The latest issue of BBC History Magazine is now on sale. In our new edition Benjamin Carp reveals how the Boston Tea Party had its roots in Britain’s imperial failings.
Elsewhere in the magazine Giles Tremlett examines the question of Catherine of Aragon’s virginity on her marriage to Henry VIII in 1509.
The Christmas issue also features Jonathan Spangler who details the remarkable reign of France’s Henry IV, the man who saved France.
Also in this issue, Thomas Keneally talks to Rob Attar about the early years of Britain’s remotest prison – Australia. Meanwhile, Jonathan Wright discovers the hardships of agricultural lie in Edwardian England.
The rise and fall of Britain’s workhouse system also features in this month’s magazine as Peter Higginbotham speaks to Charlotte Hodgman about what life was really like as a workhouse inmate.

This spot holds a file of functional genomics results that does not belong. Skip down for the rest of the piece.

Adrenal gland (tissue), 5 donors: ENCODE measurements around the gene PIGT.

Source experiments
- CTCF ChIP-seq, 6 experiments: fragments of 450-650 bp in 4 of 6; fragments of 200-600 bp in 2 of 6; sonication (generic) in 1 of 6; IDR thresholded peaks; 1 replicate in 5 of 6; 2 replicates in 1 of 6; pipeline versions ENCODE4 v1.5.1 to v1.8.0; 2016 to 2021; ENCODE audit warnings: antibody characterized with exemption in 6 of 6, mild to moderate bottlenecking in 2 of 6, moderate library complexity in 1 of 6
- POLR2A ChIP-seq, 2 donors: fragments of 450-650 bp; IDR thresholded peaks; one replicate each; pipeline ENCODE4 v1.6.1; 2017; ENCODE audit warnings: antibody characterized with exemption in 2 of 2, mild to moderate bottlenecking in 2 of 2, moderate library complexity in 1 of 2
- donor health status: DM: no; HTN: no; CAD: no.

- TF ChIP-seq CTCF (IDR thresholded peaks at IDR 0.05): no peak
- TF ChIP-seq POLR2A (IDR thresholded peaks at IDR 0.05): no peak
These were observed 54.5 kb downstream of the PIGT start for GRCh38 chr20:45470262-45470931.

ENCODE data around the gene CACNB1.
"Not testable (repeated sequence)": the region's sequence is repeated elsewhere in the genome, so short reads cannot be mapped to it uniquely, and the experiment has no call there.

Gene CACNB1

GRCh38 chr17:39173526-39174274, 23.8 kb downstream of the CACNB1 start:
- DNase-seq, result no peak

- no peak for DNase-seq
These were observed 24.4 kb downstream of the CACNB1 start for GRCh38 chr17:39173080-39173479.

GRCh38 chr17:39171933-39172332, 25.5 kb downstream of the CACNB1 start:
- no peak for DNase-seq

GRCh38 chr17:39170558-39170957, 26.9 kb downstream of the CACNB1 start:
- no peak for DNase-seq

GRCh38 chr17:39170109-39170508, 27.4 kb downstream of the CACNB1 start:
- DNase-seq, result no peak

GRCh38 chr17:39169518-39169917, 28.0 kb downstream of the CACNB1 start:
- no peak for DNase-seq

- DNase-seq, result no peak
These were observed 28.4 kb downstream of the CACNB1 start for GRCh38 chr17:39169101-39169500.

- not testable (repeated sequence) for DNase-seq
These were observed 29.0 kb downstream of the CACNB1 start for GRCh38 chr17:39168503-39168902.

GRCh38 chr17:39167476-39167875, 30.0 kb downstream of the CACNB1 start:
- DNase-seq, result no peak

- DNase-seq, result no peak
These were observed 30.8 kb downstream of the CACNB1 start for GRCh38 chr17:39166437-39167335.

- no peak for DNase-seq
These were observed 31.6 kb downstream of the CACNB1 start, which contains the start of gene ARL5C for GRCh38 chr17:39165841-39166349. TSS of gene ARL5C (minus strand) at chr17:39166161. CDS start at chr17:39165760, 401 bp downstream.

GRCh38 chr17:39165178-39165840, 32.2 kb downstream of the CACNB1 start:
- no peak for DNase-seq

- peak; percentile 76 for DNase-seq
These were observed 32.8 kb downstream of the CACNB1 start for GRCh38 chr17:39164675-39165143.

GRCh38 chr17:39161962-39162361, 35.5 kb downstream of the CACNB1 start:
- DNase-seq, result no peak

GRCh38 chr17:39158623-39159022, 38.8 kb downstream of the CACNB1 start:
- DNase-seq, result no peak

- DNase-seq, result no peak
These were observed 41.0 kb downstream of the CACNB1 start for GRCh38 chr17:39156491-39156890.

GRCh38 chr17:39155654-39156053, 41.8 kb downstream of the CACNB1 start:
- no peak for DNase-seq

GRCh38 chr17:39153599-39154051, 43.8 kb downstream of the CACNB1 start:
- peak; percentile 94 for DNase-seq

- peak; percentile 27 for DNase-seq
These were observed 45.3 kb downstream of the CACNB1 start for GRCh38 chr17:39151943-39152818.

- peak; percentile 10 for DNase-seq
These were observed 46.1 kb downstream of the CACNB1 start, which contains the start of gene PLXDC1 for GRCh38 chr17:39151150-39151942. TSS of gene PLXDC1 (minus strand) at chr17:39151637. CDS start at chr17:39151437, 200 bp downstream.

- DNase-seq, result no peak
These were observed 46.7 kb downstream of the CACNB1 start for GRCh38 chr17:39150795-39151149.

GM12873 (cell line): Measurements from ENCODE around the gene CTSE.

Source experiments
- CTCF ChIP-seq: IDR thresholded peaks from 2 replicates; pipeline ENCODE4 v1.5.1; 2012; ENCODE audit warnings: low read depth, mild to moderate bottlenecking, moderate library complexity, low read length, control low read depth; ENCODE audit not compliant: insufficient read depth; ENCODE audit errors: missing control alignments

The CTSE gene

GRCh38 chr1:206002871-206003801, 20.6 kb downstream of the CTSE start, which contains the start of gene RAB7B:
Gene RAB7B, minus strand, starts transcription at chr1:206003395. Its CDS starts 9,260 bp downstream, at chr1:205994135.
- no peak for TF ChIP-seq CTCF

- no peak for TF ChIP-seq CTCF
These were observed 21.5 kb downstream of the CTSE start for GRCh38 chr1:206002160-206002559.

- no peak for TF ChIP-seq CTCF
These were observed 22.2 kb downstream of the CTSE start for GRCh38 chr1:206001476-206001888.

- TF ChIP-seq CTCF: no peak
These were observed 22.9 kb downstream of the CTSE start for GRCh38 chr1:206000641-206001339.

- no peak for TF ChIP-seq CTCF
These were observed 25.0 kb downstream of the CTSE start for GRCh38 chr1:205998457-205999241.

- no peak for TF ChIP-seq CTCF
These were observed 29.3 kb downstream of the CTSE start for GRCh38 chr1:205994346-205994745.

Other topics this month include Fiona Reid’s take on how Europe’s displaced persons celebrated Christmas after the Second World War, while Mark Glancy takes a look at three films about Henry VIII.
You can buy the magazine in all good newsagents. If you’ve read it and would like to comment on the articles, you can join the discussion on our forum or get in touch with us by post, telephone or email.